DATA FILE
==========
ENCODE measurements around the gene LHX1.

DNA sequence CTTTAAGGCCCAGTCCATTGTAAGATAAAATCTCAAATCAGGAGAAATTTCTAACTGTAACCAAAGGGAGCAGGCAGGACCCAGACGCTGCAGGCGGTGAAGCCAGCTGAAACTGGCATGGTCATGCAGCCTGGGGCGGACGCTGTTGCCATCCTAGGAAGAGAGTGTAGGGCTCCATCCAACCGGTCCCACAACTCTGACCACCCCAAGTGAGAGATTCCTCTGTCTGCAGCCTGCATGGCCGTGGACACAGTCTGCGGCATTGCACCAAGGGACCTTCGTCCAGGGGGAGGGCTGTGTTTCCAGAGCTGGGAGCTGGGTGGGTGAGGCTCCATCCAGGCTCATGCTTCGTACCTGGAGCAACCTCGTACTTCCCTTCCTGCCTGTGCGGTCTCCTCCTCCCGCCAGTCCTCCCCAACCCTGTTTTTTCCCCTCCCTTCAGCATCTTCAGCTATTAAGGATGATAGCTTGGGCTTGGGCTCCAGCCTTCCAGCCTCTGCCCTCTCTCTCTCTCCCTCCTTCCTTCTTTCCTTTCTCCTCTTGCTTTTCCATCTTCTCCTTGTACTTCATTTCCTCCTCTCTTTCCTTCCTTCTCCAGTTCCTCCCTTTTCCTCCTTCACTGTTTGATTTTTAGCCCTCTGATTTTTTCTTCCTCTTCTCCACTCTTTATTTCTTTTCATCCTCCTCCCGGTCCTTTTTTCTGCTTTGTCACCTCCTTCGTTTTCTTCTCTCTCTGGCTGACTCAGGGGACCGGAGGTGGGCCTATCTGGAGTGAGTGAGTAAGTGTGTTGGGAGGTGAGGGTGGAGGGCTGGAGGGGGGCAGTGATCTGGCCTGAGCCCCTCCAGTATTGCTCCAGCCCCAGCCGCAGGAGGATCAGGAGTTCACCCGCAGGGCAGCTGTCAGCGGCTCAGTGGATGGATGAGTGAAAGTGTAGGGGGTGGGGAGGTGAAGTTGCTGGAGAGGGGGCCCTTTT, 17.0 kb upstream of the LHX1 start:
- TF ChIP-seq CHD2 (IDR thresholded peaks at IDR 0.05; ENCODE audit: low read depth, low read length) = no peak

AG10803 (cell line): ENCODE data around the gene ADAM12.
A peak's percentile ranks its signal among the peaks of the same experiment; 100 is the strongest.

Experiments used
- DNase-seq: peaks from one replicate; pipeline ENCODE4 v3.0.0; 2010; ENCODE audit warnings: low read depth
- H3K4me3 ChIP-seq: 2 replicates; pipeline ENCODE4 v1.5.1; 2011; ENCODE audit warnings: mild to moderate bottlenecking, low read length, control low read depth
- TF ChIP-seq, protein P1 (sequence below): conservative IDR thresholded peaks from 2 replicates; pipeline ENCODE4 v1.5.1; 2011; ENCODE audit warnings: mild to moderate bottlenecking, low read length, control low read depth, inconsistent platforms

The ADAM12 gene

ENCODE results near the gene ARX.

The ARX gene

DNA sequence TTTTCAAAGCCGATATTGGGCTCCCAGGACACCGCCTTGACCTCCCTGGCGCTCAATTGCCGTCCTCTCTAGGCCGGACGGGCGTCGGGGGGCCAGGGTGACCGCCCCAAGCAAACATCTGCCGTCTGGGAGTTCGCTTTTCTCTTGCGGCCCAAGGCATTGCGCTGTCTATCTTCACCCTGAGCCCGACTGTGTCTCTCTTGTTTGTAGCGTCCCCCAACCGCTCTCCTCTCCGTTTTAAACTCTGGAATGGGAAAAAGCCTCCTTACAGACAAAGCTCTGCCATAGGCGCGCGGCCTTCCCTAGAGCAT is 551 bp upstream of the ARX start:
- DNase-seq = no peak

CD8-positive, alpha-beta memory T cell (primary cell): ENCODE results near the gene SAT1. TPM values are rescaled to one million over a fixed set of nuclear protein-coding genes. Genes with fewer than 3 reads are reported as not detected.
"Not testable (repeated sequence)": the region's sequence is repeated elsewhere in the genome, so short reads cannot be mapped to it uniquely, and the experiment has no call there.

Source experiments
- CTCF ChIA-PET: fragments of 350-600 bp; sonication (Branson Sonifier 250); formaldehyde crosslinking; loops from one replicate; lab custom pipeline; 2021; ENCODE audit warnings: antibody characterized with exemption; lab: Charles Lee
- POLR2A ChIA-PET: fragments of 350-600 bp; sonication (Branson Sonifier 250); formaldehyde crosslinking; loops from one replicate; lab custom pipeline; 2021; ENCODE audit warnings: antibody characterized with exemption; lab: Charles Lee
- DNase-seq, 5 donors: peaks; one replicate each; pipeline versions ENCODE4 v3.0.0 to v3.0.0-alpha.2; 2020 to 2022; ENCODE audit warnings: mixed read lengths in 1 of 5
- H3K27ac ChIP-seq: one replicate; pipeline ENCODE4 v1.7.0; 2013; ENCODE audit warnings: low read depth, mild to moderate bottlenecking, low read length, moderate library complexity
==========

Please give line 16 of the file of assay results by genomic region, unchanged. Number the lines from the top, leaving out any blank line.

"Not testable (repeated sequence)": the region's sequence is repeated elsewhere in the genome, so short reads cannot be mapped to it uniquely, and the experiment has no call there.